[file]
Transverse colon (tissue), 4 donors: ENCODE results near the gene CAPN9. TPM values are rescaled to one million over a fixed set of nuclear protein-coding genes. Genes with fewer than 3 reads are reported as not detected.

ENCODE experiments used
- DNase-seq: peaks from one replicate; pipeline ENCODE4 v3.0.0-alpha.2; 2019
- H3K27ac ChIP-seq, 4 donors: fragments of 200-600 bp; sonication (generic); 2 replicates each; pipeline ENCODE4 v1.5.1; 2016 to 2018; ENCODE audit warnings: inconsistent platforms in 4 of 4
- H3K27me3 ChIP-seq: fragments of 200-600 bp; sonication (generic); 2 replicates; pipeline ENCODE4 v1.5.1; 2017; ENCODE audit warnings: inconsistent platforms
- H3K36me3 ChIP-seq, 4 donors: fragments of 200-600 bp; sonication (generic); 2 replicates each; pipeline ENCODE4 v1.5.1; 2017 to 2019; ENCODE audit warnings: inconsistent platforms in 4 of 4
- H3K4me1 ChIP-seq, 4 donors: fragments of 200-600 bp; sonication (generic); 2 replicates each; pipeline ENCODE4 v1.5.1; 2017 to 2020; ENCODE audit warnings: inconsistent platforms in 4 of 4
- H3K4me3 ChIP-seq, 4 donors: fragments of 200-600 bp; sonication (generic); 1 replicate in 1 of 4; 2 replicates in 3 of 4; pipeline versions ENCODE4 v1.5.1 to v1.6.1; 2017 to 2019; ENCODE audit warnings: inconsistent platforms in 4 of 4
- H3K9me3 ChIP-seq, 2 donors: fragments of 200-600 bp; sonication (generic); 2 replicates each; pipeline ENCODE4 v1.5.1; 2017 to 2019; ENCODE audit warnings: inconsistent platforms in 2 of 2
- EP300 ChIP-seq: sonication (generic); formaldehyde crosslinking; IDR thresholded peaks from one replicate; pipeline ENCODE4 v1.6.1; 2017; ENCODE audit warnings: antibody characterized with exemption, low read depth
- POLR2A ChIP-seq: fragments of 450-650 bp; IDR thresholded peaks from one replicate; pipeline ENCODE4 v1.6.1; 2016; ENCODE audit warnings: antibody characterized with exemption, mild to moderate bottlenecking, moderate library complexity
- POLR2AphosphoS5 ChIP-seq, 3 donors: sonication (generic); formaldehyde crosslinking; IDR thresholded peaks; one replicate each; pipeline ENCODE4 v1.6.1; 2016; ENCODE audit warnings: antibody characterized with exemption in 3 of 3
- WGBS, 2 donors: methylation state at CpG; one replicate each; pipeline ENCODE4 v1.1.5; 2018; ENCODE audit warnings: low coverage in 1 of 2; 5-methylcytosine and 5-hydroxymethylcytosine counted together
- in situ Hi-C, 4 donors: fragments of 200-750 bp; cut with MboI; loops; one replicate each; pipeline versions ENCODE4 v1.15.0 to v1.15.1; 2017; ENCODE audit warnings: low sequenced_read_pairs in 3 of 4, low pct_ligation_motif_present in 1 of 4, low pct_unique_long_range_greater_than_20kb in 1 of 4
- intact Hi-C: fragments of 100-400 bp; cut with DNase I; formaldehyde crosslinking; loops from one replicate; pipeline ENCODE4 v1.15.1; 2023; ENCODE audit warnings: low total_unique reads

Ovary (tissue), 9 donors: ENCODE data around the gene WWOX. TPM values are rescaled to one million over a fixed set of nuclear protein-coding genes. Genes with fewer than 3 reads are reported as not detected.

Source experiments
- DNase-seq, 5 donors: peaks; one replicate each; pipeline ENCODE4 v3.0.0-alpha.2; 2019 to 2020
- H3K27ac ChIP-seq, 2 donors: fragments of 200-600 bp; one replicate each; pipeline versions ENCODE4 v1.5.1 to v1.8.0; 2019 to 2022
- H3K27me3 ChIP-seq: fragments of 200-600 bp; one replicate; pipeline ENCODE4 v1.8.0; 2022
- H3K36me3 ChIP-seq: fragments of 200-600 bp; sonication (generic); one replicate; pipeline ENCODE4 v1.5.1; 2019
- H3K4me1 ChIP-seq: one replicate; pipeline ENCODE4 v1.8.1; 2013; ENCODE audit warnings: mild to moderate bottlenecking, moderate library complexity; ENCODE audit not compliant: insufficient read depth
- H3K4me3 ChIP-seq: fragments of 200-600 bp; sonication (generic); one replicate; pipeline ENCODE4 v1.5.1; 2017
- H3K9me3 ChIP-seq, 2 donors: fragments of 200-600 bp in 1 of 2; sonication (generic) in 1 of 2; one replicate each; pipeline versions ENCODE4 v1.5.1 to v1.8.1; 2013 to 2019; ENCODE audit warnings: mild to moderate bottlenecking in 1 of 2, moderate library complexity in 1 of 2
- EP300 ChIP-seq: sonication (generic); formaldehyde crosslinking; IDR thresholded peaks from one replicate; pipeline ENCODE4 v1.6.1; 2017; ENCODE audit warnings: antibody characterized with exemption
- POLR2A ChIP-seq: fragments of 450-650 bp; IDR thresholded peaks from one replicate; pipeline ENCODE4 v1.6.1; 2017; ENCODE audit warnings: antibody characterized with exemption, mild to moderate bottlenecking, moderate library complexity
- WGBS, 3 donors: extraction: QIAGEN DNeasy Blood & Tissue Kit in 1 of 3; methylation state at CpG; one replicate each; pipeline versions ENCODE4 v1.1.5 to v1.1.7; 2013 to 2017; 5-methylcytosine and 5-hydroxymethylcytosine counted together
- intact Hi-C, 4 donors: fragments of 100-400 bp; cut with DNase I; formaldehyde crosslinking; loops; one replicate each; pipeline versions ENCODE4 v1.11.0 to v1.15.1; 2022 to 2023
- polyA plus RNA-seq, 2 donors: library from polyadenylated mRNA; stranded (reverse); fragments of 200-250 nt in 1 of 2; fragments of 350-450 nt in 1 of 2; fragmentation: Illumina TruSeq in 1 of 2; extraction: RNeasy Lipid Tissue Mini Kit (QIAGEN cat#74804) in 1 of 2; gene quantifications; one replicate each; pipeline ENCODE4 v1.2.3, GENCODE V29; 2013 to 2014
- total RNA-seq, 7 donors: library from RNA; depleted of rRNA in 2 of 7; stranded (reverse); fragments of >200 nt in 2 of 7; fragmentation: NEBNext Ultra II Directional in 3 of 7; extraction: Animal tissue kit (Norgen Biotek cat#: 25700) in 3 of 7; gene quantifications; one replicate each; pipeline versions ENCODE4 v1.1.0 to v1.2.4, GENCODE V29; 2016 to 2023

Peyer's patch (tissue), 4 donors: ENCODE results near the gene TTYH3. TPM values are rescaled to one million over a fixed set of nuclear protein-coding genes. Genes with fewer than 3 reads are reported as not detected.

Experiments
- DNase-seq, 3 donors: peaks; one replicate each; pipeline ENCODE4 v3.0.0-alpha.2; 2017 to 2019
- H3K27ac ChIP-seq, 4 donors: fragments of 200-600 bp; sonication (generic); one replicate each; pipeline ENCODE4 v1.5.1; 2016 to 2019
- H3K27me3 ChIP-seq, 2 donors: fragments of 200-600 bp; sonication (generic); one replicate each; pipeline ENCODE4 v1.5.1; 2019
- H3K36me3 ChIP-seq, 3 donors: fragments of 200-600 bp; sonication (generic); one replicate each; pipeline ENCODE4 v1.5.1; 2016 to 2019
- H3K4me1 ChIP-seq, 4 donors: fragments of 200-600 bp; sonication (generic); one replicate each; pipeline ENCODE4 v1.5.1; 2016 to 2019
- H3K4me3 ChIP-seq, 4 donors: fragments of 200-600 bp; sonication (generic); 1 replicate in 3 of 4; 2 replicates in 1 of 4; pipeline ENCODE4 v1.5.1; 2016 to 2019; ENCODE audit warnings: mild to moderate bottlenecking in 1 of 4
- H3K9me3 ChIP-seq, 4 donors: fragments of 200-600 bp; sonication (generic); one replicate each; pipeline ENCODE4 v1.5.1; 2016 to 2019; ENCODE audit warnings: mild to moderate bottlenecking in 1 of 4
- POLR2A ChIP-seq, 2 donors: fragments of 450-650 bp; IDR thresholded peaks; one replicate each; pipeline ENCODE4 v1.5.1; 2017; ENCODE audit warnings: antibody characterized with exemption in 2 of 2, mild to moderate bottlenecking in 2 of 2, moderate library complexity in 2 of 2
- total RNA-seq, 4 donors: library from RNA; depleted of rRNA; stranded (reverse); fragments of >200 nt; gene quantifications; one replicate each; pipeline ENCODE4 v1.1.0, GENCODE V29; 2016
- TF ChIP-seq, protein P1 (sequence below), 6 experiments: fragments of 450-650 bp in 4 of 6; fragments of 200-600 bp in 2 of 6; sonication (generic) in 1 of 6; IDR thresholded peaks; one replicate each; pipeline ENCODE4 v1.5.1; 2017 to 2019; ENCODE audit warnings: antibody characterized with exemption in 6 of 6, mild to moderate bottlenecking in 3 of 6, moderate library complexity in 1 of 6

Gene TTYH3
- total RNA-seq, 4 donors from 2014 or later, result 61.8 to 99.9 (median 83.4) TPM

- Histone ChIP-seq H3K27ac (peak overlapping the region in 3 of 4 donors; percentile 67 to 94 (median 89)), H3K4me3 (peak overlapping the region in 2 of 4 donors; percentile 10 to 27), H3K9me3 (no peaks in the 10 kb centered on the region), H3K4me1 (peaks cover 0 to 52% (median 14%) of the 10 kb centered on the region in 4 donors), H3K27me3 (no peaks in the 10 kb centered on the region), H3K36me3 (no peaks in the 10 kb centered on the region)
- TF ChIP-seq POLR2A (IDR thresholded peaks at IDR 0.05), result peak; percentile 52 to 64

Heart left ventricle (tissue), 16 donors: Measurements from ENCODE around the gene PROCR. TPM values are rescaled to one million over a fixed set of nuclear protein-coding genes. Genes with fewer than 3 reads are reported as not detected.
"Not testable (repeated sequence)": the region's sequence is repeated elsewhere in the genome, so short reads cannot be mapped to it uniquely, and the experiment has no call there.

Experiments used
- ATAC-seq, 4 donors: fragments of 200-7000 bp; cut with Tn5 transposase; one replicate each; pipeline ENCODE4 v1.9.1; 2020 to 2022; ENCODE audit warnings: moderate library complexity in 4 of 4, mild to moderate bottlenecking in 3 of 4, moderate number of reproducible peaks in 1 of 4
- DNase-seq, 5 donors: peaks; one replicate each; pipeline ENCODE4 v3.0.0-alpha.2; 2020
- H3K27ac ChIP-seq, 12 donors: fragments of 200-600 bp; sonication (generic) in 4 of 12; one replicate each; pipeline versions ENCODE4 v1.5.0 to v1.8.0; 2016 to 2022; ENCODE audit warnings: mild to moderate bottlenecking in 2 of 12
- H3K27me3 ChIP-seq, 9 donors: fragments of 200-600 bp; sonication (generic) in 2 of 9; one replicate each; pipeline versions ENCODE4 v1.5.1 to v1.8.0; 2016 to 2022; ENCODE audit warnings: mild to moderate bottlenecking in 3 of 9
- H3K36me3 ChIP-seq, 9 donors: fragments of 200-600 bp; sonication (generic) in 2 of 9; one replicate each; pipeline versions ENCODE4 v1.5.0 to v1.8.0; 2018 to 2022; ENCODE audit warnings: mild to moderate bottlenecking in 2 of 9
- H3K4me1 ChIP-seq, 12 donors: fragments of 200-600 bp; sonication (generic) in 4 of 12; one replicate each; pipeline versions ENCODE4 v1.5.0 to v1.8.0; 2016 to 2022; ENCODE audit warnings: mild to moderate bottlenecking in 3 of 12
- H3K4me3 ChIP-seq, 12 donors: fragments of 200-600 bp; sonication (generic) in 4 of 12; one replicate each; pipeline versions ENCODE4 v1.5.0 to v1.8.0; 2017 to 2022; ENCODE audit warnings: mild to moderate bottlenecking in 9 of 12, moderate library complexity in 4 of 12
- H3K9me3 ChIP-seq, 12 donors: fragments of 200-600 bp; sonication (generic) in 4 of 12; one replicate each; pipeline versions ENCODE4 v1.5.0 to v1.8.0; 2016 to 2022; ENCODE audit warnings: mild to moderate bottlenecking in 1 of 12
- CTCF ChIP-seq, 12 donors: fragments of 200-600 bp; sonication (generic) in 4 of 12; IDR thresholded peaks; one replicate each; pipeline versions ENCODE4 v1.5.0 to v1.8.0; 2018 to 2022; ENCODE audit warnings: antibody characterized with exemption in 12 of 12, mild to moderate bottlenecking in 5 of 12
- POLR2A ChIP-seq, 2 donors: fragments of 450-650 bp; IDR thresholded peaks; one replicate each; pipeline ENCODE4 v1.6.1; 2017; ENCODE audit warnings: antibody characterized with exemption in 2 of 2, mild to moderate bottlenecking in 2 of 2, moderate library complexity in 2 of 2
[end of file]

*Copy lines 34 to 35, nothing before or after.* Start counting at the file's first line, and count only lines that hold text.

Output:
- H3K27ac ChIP-seq, 4 donors: fragments of 200-600 bp; sonication (generic); one replicate each; pipeline ENCODE4 v1.5.1; 2016 to 2019
- H3K27me3 ChIP-seq, 2 donors: fragments of 200-600 bp; sonication (generic); one replicate each; pipeline ENCODE4 v1.5.1; 2019